Our July-September 2013 issue includes a feature all about Butano State Park, near Pescadero. It’s the site of innovative efforts to protect endangered marbled murrelets, seabirds that nest only in old-growth redwoods and Douglas-fir trees. Portia Halbert is spearheading several projects aimed at keeping crows and jays from eating murrelet eggs.
Portia Halbert’s not sure if “environmental scientist” is the best title to describe her job. “Most people probably think I wear a white coat and work in a lab,” she says, which is definitely not the case. “Land manager” is a better description for the work she does.
Halbert has been with the California State Parks for 13 years now, but she admits her career there had pretty humble beginnings. Fresh out of college, a degree in environmental resource management from Arizona State University under her belt, she started off as a park aid. She worked at first in a kiosk (“just to get my foot in the door”) and then on the Santa Cruz District Resource Crew — the team that does the manual labor on restoration projects, such as the team that helped place hundreds of fake marbled murrelet eggs throughout Butano (read about that in our July issue). That job evolved into a position as a paid consultant and eventually into her current role: Today, along with four other environmental scientists in the Santa Cruz district, Halbert is responsible for land management decisions for 70,000 acres of parklands.
The foundation of the resource program is invasive exotic plant work: removing plants such as ice plant, English ivy, French broom, and eucalyptus so that native communities can be reestablished. “It all comes back to the vegetation,” she says, since vegetation is the foundation of animal and insect communities. Halbert and her crews have planted thousands of native shrubs — such as lizard tail, California sagebrush, and coyote brush — at Wilder Ranch State Park and Coast Dairies, in an effort to re-create a “ribbon” of brush hugging the coast. Tens of thousands of shrubs are planted during these projects — the biggest one involved planting 150,000.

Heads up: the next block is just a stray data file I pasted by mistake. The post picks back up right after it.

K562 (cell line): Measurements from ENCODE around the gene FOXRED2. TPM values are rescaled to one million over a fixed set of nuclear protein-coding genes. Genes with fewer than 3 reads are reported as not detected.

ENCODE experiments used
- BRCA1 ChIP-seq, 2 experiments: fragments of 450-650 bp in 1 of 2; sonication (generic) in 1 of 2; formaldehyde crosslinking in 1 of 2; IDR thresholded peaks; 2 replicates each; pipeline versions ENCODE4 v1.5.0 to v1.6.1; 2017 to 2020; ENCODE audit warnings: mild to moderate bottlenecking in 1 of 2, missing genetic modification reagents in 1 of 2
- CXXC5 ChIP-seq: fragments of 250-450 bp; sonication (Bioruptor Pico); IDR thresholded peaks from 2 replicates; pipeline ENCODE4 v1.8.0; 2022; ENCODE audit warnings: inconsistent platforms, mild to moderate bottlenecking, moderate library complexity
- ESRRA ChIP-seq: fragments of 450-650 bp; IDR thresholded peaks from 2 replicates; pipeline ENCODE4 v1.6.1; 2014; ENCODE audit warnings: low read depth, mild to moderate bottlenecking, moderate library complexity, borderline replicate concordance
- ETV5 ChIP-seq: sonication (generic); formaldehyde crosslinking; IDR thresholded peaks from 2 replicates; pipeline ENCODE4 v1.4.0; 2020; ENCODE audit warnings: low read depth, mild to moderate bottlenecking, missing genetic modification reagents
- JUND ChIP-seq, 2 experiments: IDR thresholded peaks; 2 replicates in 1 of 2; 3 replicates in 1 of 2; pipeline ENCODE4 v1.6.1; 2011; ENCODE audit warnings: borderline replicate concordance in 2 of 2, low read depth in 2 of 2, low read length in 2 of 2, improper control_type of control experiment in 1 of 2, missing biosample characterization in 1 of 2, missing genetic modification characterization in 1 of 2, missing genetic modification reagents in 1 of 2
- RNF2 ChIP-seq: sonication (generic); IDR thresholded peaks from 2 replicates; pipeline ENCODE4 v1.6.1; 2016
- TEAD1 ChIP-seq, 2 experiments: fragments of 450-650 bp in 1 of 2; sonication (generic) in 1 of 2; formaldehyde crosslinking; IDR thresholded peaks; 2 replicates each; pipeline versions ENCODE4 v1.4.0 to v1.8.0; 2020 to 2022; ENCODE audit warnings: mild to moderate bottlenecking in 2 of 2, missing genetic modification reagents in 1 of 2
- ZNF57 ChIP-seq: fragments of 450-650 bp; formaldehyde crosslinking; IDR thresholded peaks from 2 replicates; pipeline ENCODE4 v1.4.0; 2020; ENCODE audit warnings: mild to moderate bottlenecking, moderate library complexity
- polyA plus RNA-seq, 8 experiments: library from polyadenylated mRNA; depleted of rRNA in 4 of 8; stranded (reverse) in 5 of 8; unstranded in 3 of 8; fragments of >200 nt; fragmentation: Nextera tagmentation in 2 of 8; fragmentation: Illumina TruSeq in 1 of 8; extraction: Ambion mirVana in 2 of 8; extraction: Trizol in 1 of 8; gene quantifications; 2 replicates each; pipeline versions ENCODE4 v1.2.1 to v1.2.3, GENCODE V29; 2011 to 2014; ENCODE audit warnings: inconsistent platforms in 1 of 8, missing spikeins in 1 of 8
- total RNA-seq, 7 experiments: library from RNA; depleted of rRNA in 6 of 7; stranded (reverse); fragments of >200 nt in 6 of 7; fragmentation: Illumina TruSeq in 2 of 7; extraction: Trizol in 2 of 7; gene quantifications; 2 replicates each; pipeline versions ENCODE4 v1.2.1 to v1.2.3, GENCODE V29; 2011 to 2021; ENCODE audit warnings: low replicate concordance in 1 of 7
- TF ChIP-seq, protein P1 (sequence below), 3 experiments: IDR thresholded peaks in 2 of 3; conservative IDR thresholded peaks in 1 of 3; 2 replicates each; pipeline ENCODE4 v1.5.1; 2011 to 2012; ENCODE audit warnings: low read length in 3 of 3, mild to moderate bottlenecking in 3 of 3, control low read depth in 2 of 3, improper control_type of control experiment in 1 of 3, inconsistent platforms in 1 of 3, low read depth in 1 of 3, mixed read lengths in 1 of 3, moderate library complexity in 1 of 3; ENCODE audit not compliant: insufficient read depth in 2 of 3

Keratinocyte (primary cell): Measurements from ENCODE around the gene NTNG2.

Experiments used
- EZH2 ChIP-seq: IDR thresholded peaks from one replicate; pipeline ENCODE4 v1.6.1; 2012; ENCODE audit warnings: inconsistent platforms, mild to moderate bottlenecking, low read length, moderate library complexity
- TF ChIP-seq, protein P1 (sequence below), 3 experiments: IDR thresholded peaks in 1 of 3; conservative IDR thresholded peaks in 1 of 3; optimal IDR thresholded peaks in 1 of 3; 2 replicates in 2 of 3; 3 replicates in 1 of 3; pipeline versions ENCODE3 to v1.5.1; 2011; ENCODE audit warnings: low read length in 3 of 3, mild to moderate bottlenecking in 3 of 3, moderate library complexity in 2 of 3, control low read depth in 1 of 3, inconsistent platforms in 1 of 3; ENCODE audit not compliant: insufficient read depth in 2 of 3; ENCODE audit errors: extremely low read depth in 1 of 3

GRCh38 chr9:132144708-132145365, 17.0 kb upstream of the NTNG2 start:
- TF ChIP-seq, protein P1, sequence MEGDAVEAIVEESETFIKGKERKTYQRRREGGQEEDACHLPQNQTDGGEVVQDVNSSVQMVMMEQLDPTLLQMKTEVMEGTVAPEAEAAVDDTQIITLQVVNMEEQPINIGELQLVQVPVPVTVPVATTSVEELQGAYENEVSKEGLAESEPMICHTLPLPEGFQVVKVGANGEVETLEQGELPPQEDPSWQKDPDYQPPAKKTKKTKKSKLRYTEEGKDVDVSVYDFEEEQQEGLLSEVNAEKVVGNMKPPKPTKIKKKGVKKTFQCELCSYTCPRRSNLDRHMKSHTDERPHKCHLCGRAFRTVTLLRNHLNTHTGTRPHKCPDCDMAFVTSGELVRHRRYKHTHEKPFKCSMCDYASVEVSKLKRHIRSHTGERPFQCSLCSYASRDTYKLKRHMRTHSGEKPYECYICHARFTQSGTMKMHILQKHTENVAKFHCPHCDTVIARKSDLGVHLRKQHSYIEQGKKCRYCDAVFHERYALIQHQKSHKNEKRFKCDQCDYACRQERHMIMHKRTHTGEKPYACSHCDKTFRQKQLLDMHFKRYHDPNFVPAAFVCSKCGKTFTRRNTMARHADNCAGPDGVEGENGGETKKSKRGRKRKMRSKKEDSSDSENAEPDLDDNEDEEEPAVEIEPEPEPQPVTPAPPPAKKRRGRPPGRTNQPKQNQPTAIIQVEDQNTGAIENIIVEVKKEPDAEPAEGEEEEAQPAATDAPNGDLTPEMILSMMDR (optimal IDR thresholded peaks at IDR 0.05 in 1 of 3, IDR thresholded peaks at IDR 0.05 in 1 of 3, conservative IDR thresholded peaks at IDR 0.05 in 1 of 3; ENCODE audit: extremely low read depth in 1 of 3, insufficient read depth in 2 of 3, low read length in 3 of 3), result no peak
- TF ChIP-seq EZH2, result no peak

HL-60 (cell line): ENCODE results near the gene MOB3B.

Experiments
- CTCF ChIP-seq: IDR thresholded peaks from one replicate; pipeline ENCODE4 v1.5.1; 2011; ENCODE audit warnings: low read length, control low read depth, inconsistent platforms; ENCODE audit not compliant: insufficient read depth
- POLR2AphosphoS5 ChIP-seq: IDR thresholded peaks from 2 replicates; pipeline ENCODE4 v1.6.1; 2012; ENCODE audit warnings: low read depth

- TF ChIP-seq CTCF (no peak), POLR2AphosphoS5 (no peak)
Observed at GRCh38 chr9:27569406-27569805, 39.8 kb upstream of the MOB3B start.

Endangered species management also falls under her purview. Past projects here include removing a dam along the San Lorenzo River and creating backwater ponds (and thus increasing wetland areas) at Laguna Creek to help steelhead and coho salmon and California red-legged frogs.
One of Halbert’s current projects is closing off illegal trails at Henry Cowell Redwoods State Park, as well as repairing a gully in the park’s sandhills, where poorly aligned road placement has resulted in erosion of the sandy substrate. The soils of this uplifted marine terrace of the sandhills create conditions that, as Halbert puts it, “support a suite of unique plants and animals,” including the endangered Mount Hermon June beetle and Zayante band-winged grasshopper, as well as the Santa Cruz kangaroo rat and Silverleaf manzanita. See our previous coverage of the Santa Cruz Sandhills.
Fire is an extremely valuable tool in managing landscapes, and this fall, as she does every year, Halbert will help with controlled burns. The parks department’s burn program here has focused its efforts primarily at Año Nuevo, Henry Cowell, and Big Basin. Timing is everything: Work will start after the first fall rains, when everything is wet, and before the vegetation, thatch, or leaf litter is too wet. “We try to burn as much as we can, given this narrow window of time, but we’re also limited by the number of burn days allowed,” she says, adding that there needs to be “good mixing” in the atmosphere, before burning can take place.
“Good mix” is also a good description of the work Halbert does and why she enjoys it. “My favorite part of the job? It’s the people I work with and the variety of activities I’m lucky to be involved in.”
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“Natural history specimens can’t be replaced -- there’s nothing like seeing the real thing,” taxidermist Alicia Goode says. “There are a lot of museums that still feel the same way. Would you take down a historical painting and replace it with an iPad?”